The Mi A3 sports a triple-camera on its back. The setup comprises of a 48 MP main sensor, accompanied by an 8 MP wide lens, and a 2 MP depth sensor. The camera interface is a standard Xiaomi affair. You swipe left or right to access modes such as Photo, Portrait, Video, Short Video, Square, Panorama, and Pro. The last one offers control over White Balance, Focus, Shutter, and ISO. It also comes with a dedicated Night mode. Then, there’s AI mode that adjusts the settings on the fly based on the surroundings. It is ideal for lazy people like me.
The data captured by the 48 MP sensor is squeezed into 12 MP shots. The results are surprisingly good. The snapper delivers accurate colors and plenty of detail. The images look crisp and the dynamic range exceeded my expectations. Switching to the 8 MP wide lens takes a toll on the detail. You can also see the visual noise creep in. And there’s noticeable barrel distortion too. The device offers 2X zoom button, which is useless as it is simply a digital crop.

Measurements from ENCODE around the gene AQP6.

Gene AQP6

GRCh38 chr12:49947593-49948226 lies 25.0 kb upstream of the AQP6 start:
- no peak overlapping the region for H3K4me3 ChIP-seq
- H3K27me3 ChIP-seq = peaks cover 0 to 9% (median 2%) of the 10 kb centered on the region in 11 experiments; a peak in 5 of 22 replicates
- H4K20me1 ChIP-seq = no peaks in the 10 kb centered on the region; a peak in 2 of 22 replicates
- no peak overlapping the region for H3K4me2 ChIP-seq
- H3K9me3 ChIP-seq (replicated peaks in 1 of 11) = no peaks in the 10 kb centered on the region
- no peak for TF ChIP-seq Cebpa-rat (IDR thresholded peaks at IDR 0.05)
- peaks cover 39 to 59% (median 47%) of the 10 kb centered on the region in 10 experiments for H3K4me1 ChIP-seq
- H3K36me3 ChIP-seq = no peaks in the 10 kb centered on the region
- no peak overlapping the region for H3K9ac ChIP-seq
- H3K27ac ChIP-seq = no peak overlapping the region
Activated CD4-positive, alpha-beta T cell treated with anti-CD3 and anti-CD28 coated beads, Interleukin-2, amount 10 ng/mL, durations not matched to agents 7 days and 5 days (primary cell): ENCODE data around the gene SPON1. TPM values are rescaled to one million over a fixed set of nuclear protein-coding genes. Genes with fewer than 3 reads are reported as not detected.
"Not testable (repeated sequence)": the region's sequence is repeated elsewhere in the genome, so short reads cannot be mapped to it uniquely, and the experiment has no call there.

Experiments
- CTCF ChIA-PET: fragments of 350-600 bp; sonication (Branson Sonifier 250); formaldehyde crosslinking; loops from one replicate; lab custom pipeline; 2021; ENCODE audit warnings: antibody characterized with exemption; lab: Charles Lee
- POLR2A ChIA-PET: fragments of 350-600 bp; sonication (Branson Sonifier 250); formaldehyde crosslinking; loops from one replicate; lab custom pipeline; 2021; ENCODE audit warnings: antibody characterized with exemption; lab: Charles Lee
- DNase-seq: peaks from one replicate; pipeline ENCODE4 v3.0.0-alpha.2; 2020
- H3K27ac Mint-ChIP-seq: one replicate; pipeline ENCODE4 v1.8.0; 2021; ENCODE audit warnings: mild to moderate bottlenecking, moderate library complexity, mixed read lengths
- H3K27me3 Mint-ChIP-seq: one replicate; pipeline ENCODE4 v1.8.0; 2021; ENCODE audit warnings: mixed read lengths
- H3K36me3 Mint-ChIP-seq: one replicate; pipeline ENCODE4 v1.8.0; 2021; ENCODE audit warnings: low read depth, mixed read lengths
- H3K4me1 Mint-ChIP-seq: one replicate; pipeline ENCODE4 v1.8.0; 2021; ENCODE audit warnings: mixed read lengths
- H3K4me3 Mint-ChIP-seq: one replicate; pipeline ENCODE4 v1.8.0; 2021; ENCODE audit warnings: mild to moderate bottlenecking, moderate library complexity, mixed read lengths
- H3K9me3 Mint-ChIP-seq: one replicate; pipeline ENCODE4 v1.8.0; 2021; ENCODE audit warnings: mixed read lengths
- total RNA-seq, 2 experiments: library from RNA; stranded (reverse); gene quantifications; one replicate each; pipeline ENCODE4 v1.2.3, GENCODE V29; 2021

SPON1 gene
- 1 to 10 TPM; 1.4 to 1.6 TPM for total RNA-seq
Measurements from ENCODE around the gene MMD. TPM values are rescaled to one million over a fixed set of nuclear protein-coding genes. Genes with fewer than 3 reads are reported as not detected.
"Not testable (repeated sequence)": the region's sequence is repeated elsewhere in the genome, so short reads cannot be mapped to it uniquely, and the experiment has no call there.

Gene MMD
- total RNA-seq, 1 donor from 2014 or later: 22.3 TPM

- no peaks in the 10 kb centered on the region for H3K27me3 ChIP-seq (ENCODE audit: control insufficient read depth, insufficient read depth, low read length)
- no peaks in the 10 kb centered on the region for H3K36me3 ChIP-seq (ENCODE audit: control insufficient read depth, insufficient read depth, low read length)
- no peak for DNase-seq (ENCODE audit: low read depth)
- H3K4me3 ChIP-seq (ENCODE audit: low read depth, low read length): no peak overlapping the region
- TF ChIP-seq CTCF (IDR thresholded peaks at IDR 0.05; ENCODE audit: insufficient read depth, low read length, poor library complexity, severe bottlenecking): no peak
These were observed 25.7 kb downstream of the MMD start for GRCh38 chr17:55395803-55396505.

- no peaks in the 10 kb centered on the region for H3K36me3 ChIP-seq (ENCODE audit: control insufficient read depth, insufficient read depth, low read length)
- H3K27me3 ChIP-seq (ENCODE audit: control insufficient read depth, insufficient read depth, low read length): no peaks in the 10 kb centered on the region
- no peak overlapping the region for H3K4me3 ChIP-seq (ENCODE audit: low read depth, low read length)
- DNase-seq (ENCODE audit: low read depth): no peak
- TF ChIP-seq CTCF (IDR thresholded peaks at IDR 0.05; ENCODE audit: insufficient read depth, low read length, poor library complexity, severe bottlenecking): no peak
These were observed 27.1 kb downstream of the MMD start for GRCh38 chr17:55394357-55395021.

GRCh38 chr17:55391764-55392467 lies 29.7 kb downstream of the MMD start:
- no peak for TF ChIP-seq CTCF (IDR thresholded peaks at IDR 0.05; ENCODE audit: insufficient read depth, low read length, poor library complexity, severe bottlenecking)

Its low-light performance is a mixed bag. The camera captures a decent amount of detail and colors look good. However, since it lacks OIS (Optical Image Stabilisation), a slight shake can result in blurry shots. Moreover, the noise is noticeable when you check these images on a bigger display. In very dark scenarios, the Night mode comes to the rescue. It captures hues well but the amount of detail isn’t that great. The 8 MP wide camera falters in the low-light. So, you better stick to the primary camera when the Sun goes down.